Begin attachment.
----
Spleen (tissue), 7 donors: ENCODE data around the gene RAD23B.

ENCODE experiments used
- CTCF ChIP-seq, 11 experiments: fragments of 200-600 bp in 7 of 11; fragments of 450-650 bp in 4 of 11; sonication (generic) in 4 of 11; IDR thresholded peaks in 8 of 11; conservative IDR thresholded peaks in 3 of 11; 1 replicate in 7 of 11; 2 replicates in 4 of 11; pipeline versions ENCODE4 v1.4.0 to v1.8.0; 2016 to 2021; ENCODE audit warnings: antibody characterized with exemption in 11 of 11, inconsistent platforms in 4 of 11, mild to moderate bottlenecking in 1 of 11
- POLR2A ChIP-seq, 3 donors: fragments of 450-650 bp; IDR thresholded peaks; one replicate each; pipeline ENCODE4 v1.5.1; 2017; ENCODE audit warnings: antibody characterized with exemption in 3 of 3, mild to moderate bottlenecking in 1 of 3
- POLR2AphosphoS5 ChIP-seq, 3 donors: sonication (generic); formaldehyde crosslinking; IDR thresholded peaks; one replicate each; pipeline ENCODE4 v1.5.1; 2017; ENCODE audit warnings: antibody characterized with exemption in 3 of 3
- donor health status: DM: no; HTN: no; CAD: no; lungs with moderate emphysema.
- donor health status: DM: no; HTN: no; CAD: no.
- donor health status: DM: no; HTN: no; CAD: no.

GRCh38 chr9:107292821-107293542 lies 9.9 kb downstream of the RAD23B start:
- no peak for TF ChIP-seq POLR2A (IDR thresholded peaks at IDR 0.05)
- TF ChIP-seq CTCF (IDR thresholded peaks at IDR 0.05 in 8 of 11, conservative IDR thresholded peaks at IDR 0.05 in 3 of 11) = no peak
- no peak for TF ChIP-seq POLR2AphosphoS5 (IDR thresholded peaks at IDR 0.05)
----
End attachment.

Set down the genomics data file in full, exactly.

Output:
Spleen (tissue), 7 donors: ENCODE data around the gene RAD23B.

ENCODE experiments used
- CTCF ChIP-seq, 11 experiments: fragments of 200-600 bp in 7 of 11; fragments of 450-650 bp in 4 of 11; sonication (generic) in 4 of 11; IDR thresholded peaks in 8 of 11; conservative IDR thresholded peaks in 3 of 11; 1 replicate in 7 of 11; 2 replicates in 4 of 11; pipeline versions ENCODE4 v1.4.0 to v1.8.0; 2016 to 2021; ENCODE audit warnings: antibody characterized with exemption in 11 of 11, inconsistent platforms in 4 of 11, mild to moderate bottlenecking in 1 of 11
- POLR2A ChIP-seq, 3 donors: fragments of 450-650 bp; IDR thresholded peaks; one replicate each; pipeline ENCODE4 v1.5.1; 2017; ENCODE audit warnings: antibody characterized with exemption in 3 of 3, mild to moderate bottlenecking in 1 of 3
- POLR2AphosphoS5 ChIP-seq, 3 donors: sonication (generic); formaldehyde crosslinking; IDR thresholded peaks; one replicate each; pipeline ENCODE4 v1.5.1; 2017; ENCODE audit warnings: antibody characterized with exemption in 3 of 3
- donor health status: DM: no; HTN: no; CAD: no; lungs with moderate emphysema.
- donor health status: DM: no; HTN: no; CAD: no.
- donor health status: DM: no; HTN: no; CAD: no.

GRCh38 chr9:107292821-107293542 lies 9.9 kb downstream of the RAD23B start:
- no peak for TF ChIP-seq POLR2A (IDR thresholded peaks at IDR 0.05)
- TF ChIP-seq CTCF (IDR thresholded peaks at IDR 0.05 in 8 of 11, conservative IDR thresholded peaks at IDR 0.05 in 3 of 11) = no peak
- no peak for TF ChIP-seq POLR2AphosphoS5 (IDR thresholded peaks at IDR 0.05)